growe3
10-13-04, 12:32 AM
well, when I say cordless, I mean a hand-held drill... I have easy access to a corded hand-held drill...

..basically, once I get this thing on my enigne stand, will I be able to do the timesert myself using a hand-held drill... and not a drill press of some sort? that will make my life a whole bunch more easy, and infact eliminate my biggest concern building the engine...

I would reccommend using a 1/2" drill motor, with a variable speed trigger control. With a smaller drill motor you may have problems keeping the drilling action smooth and under control. Aluminum is easy to trash.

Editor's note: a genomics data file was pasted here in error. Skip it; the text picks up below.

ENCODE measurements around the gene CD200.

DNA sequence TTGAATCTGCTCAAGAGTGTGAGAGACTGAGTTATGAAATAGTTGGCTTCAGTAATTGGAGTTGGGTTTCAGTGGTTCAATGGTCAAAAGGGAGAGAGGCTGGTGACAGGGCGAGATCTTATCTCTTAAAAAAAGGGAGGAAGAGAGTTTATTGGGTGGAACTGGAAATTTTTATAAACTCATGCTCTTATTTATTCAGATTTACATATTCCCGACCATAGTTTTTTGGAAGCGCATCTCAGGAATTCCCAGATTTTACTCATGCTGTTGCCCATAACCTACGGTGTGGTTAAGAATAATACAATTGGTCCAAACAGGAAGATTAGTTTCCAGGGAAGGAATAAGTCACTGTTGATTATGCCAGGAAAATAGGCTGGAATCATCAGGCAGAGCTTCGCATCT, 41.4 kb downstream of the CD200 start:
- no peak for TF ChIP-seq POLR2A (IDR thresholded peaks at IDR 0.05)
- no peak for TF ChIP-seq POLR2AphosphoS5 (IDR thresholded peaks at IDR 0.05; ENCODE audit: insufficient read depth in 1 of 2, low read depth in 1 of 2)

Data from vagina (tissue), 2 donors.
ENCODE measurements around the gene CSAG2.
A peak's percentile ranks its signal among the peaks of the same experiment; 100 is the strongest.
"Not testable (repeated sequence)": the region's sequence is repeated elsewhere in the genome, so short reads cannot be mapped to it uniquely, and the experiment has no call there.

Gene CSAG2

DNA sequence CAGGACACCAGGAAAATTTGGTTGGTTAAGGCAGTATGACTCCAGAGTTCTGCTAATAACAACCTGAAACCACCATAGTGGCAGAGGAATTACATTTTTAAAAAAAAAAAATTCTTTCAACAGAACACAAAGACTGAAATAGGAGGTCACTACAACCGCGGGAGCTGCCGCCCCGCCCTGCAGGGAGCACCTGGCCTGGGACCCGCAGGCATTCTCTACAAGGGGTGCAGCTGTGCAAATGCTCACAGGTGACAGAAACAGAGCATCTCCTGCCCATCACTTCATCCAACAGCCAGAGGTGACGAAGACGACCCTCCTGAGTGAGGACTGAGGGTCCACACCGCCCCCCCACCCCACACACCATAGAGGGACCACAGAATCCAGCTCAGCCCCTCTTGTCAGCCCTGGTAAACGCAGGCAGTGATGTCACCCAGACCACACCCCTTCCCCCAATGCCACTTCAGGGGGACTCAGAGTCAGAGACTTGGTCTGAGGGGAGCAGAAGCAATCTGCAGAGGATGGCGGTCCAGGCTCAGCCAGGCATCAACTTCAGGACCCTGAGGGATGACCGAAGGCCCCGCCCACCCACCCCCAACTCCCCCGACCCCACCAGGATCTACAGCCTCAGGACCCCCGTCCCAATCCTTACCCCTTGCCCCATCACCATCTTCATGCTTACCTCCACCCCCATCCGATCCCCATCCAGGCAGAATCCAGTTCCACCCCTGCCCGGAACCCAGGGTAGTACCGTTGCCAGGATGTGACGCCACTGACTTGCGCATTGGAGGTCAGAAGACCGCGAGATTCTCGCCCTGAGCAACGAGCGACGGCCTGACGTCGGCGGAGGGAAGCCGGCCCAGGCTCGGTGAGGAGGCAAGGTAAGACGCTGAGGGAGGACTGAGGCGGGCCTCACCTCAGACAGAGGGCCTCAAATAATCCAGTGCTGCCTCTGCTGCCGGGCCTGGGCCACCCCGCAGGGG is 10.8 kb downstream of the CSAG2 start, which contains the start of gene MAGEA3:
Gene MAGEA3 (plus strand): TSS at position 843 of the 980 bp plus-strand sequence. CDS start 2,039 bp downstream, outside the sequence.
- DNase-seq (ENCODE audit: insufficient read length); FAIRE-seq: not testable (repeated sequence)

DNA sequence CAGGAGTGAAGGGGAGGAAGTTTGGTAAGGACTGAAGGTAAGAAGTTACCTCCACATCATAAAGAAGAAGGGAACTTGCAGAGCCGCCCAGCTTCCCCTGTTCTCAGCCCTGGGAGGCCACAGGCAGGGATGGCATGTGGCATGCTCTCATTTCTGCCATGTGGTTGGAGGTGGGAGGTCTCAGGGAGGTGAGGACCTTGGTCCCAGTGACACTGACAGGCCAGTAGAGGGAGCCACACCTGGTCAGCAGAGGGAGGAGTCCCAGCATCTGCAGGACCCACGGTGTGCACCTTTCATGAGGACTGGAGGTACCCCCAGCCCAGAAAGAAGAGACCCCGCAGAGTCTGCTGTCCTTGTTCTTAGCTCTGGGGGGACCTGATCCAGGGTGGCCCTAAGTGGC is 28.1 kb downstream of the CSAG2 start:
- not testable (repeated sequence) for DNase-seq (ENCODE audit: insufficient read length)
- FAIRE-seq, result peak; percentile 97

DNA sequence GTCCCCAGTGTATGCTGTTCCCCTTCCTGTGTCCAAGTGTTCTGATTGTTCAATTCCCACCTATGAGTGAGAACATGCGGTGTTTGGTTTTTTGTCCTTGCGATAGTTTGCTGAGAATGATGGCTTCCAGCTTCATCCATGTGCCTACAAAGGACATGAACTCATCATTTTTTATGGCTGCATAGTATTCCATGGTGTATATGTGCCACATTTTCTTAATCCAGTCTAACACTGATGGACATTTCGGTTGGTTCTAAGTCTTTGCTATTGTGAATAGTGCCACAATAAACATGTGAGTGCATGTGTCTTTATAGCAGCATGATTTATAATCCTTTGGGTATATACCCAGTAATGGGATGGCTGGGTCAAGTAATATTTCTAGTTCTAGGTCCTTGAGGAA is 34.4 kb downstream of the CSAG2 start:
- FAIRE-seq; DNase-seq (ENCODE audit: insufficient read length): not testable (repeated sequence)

-George

Night Wolf
10-13-04, 11:03 PM
I am not very familer with corded drills (never had the need to get one) could someone show me a good drill to get... say from Sears that would be good for the job? Thanks

Oh, and the fact this can be done on the stand, witht he drill... damn, I feel far better now, that was my biggest concern... it seems like the only thing now will be the time to do it... but this isn't my winter project for nothing :)

w8itgtsbtr
10-14-04, 01:05 AM
For corded hand drills I would go with a Milwaukee 1/2 Inch Magnum Drill With Keyless Chuck.